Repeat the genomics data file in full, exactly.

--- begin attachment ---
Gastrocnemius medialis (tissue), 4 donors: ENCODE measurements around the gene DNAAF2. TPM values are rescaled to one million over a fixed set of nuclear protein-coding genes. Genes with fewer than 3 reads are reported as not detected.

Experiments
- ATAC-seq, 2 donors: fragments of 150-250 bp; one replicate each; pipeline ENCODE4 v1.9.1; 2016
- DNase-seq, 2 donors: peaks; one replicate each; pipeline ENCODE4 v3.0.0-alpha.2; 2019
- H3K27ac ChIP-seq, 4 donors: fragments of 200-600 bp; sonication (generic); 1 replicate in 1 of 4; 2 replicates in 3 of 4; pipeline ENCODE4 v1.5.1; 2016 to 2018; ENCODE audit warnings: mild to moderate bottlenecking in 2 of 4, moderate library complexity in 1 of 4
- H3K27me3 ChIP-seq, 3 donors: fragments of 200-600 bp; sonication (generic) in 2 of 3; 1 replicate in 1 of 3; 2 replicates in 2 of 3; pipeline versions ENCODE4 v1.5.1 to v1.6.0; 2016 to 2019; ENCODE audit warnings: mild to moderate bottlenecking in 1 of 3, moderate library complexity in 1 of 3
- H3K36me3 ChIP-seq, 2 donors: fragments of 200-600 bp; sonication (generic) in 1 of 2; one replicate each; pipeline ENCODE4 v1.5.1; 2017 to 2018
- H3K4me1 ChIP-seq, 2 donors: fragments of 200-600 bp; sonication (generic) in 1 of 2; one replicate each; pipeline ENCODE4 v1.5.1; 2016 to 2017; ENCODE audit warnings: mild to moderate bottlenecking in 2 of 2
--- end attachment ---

Gastrocnemius medialis (tissue), 4 donors: ENCODE measurements around the gene DNAAF2. TPM values are rescaled to one million over a fixed set of nuclear protein-coding genes. Genes with fewer than 3 reads are reported as not detected.

Experiments
- ATAC-seq, 2 donors: fragments of 150-250 bp; one replicate each; pipeline ENCODE4 v1.9.1; 2016
- DNase-seq, 2 donors: peaks; one replicate each; pipeline ENCODE4 v3.0.0-alpha.2; 2019
- H3K27ac ChIP-seq, 4 donors: fragments of 200-600 bp; sonication (generic); 1 replicate in 1 of 4; 2 replicates in 3 of 4; pipeline ENCODE4 v1.5.1; 2016 to 2018; ENCODE audit warnings: mild to moderate bottlenecking in 2 of 4, moderate library complexity in 1 of 4
- H3K27me3 ChIP-seq, 3 donors: fragments of 200-600 bp; sonication (generic) in 2 of 3; 1 replicate in 1 of 3; 2 replicates in 2 of 3; pipeline versions ENCODE4 v1.5.1 to v1.6.0; 2016 to 2019; ENCODE audit warnings: mild to moderate bottlenecking in 1 of 3, moderate library complexity in 1 of 3
- H3K36me3 ChIP-seq, 2 donors: fragments of 200-600 bp; sonication (generic) in 1 of 2; one replicate each; pipeline ENCODE4 v1.5.1; 2017 to 2018
- H3K4me1 ChIP-seq, 2 donors: fragments of 200-600 bp; sonication (generic) in 1 of 2; one replicate each; pipeline ENCODE4 v1.5.1; 2016 to 2017; ENCODE audit warnings: mild to moderate bottlenecking in 2 of 2